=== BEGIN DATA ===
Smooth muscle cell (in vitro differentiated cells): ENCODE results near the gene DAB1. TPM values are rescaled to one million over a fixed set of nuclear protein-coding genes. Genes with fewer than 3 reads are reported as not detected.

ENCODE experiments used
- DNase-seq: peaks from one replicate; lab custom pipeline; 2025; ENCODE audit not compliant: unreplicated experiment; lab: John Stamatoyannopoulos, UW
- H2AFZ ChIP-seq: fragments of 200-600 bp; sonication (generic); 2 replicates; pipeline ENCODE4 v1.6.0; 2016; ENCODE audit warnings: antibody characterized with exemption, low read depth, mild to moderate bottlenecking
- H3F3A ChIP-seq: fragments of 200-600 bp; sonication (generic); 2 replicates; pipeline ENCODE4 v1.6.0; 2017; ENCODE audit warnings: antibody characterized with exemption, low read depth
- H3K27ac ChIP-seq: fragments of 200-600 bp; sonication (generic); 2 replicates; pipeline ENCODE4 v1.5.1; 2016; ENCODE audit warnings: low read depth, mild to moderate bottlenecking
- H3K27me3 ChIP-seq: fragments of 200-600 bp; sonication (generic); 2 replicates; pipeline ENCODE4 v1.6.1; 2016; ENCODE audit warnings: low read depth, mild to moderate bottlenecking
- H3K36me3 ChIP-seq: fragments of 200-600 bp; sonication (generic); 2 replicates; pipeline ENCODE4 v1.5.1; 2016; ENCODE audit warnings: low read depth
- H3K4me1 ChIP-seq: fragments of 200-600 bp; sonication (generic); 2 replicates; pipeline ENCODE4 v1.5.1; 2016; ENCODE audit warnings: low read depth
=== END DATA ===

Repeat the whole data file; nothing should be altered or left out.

Smooth muscle cell (in vitro differentiated cells): ENCODE results near the gene DAB1. TPM values are rescaled to one million over a fixed set of nuclear protein-coding genes. Genes with fewer than 3 reads are reported as not detected.

ENCODE experiments used
- DNase-seq: peaks from one replicate; lab custom pipeline; 2025; ENCODE audit not compliant: unreplicated experiment; lab: John Stamatoyannopoulos, UW
- H2AFZ ChIP-seq: fragments of 200-600 bp; sonication (generic); 2 replicates; pipeline ENCODE4 v1.6.0; 2016; ENCODE audit warnings: antibody characterized with exemption, low read depth, mild to moderate bottlenecking
- H3F3A ChIP-seq: fragments of 200-600 bp; sonication (generic); 2 replicates; pipeline ENCODE4 v1.6.0; 2017; ENCODE audit warnings: antibody characterized with exemption, low read depth
- H3K27ac ChIP-seq: fragments of 200-600 bp; sonication (generic); 2 replicates; pipeline ENCODE4 v1.5.1; 2016; ENCODE audit warnings: low read depth, mild to moderate bottlenecking
- H3K27me3 ChIP-seq: fragments of 200-600 bp; sonication (generic); 2 replicates; pipeline ENCODE4 v1.6.1; 2016; ENCODE audit warnings: low read depth, mild to moderate bottlenecking
- H3K36me3 ChIP-seq: fragments of 200-600 bp; sonication (generic); 2 replicates; pipeline ENCODE4 v1.5.1; 2016; ENCODE audit warnings: low read depth
- H3K4me1 ChIP-seq: fragments of 200-600 bp; sonication (generic); 2 replicates; pipeline ENCODE4 v1.5.1; 2016; ENCODE audit warnings: low read depth